This did remind me of a past experience with another “blind date” that didn’t go so well. This dates all the way to my junior high days, and though it is not a direct cause to my response to this recent proposal, I could definitely see myself on a therapist’s couch recalling this memory to get down to the root cause of why I am still single in my 40’s.
When I was in 8th grade, I was invited to a Halloween costume party at a classmate’s house out in the city. This was a big deal for me, because it was my first party away from the parents, and my first party away from my small town atmosphere in general, among new people who were just getting to know me. Plus, the fact that there was limited parental supervision (and by that, I mean the parents were inside, the kids were outside) made it even more fun!
I was enjoying my punch and treats and chatting with friends when a group of girls approached me (I’m noticing a bit of a pattern here…). One of them spoke up, saying, “Hey Ryan, there’s a girl that we want you to meet! We think you’ll really like her!”
Intrigued and flattered, I asked, “Really?”
"Yeah! She’ll be here soon!" she said enthusiastically.
"What’s her name?" I asked, curious.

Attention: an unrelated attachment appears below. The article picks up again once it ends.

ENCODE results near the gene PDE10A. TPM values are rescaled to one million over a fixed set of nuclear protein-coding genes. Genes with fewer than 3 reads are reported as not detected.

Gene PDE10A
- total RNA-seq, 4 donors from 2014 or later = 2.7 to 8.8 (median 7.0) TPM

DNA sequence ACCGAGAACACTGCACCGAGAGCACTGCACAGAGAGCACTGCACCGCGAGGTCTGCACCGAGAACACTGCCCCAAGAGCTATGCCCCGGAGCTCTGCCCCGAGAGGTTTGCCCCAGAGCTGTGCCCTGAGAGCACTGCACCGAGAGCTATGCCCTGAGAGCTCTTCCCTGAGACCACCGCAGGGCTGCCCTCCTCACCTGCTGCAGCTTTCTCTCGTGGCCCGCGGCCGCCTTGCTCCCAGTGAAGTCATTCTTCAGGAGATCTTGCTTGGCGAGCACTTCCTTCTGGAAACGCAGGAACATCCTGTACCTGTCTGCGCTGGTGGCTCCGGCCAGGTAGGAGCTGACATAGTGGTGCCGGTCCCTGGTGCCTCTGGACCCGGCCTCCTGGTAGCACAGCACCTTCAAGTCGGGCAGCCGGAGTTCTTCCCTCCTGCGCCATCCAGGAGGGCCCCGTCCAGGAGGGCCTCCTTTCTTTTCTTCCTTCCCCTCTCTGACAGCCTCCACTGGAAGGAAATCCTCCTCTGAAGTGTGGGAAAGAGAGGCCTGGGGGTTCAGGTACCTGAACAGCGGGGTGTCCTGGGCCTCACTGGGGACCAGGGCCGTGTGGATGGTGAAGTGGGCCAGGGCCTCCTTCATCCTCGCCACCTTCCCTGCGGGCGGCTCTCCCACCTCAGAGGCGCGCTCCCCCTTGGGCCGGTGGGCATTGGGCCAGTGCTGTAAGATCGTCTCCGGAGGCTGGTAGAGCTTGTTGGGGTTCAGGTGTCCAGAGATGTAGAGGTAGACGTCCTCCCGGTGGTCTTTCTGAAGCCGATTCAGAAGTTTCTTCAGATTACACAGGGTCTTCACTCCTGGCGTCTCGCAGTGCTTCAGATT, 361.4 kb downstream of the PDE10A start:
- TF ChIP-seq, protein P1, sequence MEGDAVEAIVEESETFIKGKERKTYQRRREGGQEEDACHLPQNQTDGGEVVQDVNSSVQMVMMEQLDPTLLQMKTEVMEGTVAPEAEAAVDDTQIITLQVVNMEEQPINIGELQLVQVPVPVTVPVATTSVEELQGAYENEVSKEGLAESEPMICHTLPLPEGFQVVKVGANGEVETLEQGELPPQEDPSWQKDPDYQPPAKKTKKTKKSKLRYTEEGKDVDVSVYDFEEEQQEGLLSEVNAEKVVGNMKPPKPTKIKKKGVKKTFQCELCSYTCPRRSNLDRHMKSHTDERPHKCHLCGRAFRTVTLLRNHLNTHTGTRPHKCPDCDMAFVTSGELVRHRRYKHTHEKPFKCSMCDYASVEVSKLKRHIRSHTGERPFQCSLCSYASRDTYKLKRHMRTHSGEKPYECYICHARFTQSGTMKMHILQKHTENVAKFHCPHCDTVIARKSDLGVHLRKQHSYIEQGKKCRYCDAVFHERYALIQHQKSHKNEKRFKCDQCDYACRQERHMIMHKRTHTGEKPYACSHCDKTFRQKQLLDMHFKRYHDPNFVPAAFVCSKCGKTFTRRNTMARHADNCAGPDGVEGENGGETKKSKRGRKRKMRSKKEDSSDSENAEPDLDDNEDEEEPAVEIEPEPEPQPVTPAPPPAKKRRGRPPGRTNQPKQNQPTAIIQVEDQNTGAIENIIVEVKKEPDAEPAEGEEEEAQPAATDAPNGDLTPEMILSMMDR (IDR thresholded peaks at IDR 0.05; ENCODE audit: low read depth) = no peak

"Barb-ara." she answered.
Barbara? I thought, That’s an odd name. Sounds like an old lady.
But, I was still very intrigued. A little later into the party, the same group of girls approached me, giggling. “Are you ready to meet her?” one of them said. I smiled and followed them as they took me over to their backdoor. The rest of the crowd followed to see who this mystery girl was.
We approached the garage, and one of the girls said, “Wait here, I’ll go and get her!”
I was nervous, and excited. The tension was starting to build up in me. I had never been set up on a blind date like this before, and I was ready to meet this girl who everyone was convinced was the perfect match for me!
The girl who retreated into the garage poked her head out. “Are you ready to meet her?”
"Yeah!" I said, enthusiastically.
"Okay, close your eyes!"
I closed them tight, waiting.
"Okay, Ryan. Meet… Barb!"
I opened my eyes, and found myself staring at one of those life-size 3 foot Barbie dolls.
Everyone in the crowd laughed.
I shook my head, smiled, and walked off. Even though I wanted to cause a scene and cuss everyone out that had anything to do with the prank, I couldn’t let them know that it had an effect on me. I wanted to put my mask back on and cry so no one could see, but I just went back to enjoying the rest of the party. After a few heavy metal songs blaring through the speakers and me looking like a maniac on the dance floor, the feeling of total humiliation eventually left.
I am happy to say that the future has proved everyone wrong who thought that the only suitable partner for me would be a naked piece of 3 feet plastic. Though, I have to admit, at any toy store that I am at, I get a slight shudder and a bit of rage when I pass by the doll section.